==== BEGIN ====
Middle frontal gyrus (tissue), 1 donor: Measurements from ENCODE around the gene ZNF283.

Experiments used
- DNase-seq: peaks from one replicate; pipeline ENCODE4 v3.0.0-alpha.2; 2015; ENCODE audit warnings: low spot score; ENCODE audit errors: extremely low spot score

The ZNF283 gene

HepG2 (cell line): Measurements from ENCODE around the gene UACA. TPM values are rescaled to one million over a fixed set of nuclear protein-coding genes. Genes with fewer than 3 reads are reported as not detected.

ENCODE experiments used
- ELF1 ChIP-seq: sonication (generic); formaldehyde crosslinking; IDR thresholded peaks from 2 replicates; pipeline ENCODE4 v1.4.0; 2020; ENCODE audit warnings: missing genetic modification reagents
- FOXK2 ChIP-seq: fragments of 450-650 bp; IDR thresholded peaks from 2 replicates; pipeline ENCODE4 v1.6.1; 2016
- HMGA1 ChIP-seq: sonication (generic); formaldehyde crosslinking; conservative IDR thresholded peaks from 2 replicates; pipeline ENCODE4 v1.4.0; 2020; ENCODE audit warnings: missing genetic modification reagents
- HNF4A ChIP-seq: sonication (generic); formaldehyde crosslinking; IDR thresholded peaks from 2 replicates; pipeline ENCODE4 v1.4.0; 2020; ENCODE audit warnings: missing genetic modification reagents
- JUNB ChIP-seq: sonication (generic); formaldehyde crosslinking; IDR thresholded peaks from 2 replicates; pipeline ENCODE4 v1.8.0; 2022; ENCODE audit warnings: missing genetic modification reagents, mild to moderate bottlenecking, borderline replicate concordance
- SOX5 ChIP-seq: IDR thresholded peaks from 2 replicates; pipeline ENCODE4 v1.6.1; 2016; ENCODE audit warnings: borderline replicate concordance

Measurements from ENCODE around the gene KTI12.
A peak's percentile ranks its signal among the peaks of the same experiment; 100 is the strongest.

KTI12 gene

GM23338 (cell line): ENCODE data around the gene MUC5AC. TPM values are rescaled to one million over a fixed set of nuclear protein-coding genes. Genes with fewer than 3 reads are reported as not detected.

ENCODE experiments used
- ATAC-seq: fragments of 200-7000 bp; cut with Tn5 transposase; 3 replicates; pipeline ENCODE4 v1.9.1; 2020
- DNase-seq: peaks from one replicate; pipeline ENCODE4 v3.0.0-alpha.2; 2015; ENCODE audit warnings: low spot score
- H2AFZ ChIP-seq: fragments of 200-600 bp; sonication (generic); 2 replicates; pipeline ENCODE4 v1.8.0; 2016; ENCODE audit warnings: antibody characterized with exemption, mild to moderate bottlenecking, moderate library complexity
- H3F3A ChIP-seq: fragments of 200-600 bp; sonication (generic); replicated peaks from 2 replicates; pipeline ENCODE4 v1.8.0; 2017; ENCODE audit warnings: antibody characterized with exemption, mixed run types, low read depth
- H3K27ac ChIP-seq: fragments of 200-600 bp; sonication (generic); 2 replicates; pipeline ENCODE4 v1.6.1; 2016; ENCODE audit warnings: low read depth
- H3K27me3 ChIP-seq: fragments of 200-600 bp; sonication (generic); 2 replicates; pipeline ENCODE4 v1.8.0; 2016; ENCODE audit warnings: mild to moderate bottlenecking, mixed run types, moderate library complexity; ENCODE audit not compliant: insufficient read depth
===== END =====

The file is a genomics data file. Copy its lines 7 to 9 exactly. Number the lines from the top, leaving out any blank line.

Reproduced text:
- ELF1 ChIP-seq: sonication (generic); formaldehyde crosslinking; IDR thresholded peaks from 2 replicates; pipeline ENCODE4 v1.4.0; 2020; ENCODE audit warnings: missing genetic modification reagents
- FOXK2 ChIP-seq: fragments of 450-650 bp; IDR thresholded peaks from 2 replicates; pipeline ENCODE4 v1.6.1; 2016
- HMGA1 ChIP-seq: sonication (generic); formaldehyde crosslinking; conservative IDR thresholded peaks from 2 replicates; pipeline ENCODE4 v1.4.0; 2020; ENCODE audit warnings: missing genetic modification reagents